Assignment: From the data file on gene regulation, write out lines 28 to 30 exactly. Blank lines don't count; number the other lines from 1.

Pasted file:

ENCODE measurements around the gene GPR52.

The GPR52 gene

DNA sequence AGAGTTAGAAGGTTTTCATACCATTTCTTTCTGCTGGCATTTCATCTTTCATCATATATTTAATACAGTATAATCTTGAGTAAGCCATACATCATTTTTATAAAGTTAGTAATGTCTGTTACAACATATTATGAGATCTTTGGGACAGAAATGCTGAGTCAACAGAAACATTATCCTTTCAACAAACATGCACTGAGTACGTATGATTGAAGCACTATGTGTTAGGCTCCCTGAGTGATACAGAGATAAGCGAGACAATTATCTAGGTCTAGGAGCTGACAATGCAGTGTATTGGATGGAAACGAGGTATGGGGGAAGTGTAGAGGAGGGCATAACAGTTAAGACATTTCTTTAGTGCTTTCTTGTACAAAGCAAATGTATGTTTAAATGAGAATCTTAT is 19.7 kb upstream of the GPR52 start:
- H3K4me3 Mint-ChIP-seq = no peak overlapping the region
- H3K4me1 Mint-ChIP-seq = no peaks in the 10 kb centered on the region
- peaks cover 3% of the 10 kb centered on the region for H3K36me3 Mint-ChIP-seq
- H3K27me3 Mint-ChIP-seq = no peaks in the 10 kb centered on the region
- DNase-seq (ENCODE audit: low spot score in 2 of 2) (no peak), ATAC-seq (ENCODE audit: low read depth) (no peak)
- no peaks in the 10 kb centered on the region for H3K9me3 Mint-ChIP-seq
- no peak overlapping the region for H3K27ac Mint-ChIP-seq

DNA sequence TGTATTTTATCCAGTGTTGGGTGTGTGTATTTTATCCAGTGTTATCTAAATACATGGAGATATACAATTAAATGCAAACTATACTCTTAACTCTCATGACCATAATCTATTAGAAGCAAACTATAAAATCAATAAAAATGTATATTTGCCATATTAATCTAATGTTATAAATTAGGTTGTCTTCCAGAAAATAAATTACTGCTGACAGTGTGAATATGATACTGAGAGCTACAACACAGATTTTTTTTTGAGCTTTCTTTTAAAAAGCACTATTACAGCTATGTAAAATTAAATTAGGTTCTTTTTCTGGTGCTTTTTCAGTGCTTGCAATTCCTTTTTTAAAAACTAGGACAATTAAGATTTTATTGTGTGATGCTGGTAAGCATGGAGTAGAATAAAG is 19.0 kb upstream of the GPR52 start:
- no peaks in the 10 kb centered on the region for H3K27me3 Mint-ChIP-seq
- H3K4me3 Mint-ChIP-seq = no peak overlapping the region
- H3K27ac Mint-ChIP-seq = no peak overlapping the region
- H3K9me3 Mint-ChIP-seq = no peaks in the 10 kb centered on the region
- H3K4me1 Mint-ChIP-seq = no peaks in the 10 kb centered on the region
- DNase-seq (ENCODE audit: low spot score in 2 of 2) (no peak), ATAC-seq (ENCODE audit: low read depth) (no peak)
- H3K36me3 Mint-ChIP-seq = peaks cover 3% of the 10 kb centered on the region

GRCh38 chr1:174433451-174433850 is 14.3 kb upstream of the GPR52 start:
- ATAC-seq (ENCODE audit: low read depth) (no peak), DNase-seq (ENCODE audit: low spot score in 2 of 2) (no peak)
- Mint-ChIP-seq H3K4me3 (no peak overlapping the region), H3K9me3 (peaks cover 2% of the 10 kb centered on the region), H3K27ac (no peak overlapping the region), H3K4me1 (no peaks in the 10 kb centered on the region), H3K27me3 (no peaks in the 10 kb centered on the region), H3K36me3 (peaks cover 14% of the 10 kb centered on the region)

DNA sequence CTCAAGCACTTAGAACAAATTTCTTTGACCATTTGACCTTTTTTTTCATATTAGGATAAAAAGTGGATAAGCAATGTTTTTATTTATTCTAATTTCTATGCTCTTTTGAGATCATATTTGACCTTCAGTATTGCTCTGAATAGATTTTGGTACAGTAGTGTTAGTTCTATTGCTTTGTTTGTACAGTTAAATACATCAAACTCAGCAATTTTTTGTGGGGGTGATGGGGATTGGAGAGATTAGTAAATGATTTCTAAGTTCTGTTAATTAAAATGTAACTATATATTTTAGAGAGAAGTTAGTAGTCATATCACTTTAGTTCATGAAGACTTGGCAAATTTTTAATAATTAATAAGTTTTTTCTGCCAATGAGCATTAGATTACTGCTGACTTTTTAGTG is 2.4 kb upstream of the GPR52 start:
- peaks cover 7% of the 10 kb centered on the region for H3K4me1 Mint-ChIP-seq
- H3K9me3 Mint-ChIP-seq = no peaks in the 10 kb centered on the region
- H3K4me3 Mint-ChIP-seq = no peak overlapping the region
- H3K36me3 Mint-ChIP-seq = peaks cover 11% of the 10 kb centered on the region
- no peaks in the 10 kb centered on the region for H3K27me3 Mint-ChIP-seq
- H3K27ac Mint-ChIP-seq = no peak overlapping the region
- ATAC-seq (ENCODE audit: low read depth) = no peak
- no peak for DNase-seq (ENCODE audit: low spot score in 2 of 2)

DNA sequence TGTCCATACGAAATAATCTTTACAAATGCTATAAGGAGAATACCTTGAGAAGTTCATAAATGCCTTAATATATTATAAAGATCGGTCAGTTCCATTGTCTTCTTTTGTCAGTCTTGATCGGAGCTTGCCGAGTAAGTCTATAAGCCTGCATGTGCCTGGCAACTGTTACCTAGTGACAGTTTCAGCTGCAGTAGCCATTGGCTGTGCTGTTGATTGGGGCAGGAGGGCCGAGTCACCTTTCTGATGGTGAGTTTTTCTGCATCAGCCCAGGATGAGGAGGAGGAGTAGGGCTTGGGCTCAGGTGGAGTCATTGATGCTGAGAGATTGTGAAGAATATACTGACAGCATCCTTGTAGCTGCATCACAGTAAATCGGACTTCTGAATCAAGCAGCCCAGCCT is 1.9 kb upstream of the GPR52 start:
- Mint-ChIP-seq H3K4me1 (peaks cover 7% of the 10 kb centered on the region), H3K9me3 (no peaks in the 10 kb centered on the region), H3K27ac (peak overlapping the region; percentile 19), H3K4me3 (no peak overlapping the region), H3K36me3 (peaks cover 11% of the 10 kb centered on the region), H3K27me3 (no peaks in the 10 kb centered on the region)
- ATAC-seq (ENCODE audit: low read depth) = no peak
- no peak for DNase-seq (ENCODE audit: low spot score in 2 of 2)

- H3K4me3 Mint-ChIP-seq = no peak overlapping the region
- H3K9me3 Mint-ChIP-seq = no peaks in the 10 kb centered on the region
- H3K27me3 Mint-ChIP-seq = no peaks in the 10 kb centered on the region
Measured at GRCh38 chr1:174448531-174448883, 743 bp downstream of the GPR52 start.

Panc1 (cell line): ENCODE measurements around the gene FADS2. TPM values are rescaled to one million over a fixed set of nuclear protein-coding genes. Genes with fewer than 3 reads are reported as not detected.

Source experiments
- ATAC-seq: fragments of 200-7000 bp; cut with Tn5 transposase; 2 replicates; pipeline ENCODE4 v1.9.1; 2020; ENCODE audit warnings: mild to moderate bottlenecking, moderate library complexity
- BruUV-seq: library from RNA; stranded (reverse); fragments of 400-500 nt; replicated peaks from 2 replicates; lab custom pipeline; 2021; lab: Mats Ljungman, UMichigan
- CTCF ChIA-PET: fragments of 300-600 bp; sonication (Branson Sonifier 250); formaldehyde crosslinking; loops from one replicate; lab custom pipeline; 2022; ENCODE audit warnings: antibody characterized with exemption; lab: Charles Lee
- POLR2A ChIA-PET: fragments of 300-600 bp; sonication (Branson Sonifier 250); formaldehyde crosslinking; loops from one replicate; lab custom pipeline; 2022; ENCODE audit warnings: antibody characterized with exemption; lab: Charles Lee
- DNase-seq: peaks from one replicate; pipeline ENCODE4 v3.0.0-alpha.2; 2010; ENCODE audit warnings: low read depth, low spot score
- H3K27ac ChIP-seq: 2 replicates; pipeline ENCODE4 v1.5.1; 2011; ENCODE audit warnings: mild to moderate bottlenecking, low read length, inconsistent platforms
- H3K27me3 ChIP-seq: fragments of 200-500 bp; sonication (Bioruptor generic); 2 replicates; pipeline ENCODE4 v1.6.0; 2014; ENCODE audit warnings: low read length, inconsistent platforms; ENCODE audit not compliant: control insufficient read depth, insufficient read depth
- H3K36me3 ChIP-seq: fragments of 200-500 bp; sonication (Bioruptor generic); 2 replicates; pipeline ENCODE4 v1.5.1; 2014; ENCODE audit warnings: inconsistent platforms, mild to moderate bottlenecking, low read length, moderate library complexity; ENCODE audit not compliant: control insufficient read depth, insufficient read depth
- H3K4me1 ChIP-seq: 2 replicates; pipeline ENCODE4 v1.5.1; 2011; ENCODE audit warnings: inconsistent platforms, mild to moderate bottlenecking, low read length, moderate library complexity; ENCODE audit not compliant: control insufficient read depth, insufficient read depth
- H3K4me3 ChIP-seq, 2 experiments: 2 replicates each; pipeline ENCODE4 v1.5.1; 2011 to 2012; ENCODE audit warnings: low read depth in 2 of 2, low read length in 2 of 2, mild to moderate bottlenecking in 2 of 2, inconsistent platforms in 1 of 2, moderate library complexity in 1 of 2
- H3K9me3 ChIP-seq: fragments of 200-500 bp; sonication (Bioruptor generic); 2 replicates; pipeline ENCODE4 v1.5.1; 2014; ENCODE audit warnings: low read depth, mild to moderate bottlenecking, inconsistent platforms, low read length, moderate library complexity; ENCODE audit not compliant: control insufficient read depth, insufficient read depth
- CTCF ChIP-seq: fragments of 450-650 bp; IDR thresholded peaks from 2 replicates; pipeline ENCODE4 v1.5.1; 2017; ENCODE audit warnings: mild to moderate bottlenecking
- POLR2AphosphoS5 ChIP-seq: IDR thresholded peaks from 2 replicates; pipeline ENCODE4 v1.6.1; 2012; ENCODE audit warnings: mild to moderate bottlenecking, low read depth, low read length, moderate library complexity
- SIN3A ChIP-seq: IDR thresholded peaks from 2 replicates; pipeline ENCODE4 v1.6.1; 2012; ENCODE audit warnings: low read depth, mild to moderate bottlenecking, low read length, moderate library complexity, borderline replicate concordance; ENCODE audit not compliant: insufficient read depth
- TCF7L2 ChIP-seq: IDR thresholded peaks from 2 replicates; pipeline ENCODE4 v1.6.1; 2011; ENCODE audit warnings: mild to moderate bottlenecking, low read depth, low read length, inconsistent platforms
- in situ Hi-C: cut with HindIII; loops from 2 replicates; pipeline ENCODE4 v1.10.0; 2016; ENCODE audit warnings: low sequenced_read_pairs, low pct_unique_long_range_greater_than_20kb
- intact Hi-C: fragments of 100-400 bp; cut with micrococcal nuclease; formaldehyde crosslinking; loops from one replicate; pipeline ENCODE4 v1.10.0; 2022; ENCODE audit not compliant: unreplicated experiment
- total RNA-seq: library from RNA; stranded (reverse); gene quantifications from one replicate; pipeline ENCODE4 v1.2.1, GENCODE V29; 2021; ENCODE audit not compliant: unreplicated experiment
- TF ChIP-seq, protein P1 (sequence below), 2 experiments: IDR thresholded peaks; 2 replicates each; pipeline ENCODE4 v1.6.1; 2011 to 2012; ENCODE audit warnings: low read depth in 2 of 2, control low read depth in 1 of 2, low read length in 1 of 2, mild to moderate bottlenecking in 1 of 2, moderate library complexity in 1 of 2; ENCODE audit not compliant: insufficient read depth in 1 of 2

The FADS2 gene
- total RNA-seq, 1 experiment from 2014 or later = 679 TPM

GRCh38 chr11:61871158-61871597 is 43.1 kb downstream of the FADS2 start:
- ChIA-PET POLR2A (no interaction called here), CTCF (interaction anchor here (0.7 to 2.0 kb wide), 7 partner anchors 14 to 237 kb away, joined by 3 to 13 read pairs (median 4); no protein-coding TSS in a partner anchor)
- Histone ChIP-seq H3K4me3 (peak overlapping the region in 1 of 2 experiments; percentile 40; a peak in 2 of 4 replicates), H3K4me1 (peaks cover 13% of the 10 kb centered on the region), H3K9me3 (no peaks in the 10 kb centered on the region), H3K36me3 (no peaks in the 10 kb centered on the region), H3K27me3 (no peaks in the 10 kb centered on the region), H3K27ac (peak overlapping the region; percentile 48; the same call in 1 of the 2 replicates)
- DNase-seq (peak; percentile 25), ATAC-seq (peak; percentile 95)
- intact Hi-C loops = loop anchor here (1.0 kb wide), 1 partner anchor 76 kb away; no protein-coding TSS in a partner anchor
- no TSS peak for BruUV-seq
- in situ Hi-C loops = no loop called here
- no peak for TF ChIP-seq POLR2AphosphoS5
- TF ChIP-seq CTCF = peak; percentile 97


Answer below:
- H3K27ac Mint-ChIP-seq = no peak overlapping the region
- ATAC-seq (ENCODE audit: low read depth) = no peak
- no peak for DNase-seq (ENCODE audit: low spot score in 2 of 2)